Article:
Statement from USO CEO and President J.D. Crouch II
“A defining part of our core USO values is respect – respect for one another, respect for our military, and respect for our country. Racial injustice is completely counter to this core value and I condemn it. There simply is no place for racism in our great Nation.
Ever since the USO ‘opened its doors’ on February 4, 1941, it has been a place of refuge for all American service members and their families. The USO and its employees and volunteers have been there to support our troops, on behalf of a grateful Nation, no matter their race, gender, or background. And so it shall remain.
We know that there is more to do to and more to learn to meaningfully address the injustices African Americans continue to face. The USO is committed to being a part of the solution in ending racism and racial injustice.
An important part of that commitment is recognizing that diversity in all its facets – thought, race, culture, gender, and others – strengthens and unifies us as an organization, a people and a Nation. The very motto of our proud land – e pluribus unum, ‘out of many, one’ – reflects the truth that we are stronger with many voices, working as one team, focused on our mission – whether it’s serving our troops or helping each other build a just society with opportunity for all.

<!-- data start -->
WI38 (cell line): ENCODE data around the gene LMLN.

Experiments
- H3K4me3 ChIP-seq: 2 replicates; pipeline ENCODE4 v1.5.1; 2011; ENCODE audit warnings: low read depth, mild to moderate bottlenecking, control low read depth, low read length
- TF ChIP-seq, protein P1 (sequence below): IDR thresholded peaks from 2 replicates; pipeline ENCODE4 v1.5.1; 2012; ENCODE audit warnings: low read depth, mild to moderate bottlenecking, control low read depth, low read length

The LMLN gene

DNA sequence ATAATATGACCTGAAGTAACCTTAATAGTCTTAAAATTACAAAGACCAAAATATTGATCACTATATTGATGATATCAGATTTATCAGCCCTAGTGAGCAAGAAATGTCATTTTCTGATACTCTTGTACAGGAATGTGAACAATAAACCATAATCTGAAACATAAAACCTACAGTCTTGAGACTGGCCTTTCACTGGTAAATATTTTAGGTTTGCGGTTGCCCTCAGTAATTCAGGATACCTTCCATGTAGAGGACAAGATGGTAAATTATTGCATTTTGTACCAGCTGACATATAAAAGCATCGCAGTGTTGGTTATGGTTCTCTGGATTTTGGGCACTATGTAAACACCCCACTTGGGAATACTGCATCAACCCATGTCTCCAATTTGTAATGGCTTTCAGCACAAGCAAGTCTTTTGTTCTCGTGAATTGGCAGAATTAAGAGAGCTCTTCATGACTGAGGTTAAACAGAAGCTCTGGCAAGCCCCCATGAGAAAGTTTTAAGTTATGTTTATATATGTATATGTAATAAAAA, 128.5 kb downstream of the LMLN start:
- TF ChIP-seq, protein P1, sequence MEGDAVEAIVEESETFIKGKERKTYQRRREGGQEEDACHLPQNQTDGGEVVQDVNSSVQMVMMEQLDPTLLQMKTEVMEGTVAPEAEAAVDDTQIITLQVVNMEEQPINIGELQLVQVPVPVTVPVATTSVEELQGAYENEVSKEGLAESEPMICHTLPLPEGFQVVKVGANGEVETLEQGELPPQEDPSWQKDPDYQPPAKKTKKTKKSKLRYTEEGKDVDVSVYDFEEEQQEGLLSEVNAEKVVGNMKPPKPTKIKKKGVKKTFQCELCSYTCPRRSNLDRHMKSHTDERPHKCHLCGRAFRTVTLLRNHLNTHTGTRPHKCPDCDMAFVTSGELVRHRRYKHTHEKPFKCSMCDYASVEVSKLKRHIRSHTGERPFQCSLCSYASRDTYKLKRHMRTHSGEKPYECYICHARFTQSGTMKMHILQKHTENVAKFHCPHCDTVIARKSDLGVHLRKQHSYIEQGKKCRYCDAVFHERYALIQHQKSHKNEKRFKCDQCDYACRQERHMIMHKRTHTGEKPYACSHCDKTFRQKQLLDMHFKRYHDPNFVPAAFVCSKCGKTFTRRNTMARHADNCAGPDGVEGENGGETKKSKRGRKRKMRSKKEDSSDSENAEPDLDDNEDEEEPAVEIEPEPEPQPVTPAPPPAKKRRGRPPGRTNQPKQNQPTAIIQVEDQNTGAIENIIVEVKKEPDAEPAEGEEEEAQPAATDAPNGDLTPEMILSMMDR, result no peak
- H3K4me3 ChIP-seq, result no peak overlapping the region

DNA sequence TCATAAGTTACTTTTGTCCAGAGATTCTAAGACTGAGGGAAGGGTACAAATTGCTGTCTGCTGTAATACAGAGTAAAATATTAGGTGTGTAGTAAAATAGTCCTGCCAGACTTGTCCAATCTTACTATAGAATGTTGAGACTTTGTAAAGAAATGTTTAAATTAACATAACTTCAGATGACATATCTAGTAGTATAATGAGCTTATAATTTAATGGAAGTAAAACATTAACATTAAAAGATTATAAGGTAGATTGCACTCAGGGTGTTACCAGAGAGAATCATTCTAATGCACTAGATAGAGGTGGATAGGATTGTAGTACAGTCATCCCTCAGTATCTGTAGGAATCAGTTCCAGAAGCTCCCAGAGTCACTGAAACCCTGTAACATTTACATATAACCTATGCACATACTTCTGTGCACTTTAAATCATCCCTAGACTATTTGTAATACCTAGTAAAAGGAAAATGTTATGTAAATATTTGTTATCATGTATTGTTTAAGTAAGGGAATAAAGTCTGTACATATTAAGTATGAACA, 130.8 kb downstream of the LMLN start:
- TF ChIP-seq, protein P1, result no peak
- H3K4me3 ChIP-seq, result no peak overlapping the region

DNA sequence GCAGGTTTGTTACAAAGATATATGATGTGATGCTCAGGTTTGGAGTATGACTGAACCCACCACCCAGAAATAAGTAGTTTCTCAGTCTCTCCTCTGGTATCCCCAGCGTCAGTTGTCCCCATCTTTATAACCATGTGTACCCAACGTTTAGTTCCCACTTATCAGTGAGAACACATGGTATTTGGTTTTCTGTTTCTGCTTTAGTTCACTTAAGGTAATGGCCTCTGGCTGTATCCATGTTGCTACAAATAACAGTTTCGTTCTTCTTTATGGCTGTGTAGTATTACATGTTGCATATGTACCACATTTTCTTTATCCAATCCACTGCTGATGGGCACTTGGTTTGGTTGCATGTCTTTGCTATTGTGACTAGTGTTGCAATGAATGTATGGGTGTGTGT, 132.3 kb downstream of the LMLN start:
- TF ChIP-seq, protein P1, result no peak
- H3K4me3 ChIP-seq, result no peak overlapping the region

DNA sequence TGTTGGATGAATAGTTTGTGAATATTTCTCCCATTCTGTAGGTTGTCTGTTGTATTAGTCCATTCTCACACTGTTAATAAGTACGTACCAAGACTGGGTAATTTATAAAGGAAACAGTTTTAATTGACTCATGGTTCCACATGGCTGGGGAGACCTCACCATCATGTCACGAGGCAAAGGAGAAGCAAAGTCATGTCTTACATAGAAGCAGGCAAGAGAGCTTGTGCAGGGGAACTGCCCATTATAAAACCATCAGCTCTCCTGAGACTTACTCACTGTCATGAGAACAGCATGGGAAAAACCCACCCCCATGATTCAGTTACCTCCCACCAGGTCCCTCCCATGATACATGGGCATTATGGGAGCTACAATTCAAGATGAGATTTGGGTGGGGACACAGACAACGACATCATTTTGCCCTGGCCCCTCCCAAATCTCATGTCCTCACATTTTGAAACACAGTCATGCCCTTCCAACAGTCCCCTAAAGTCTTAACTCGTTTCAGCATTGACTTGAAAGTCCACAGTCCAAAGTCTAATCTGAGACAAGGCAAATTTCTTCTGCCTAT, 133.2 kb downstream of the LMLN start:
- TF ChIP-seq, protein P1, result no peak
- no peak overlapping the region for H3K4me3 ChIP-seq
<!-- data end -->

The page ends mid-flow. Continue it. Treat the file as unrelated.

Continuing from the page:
Now is the time for all of us to renew our commitment to our value of respect and diversity. In recognition of Juneteenth, a day commemorating the end of the last vestige of slavery in this country, the USO is closing its offices on Friday, June 19th.
We encourage our staff, volunteers, supporters and the service members we serve, to reflect on the significance of this important event in our Nation’s history and to bring their own perspectives and points of view to the conversation. Our unique and shared experiences can only serve to create a better USO and a better America.”
More from the USO
Jul 1, 2020
How the U.S. Military Made the T-Shirt the Most Popular Garment in the World
T-shirts are something most people wear almost everyday all around the world. But did you know that the history of the T-shirt, and its rise to global popularity, has roots in the U.S. military dating back to World War I?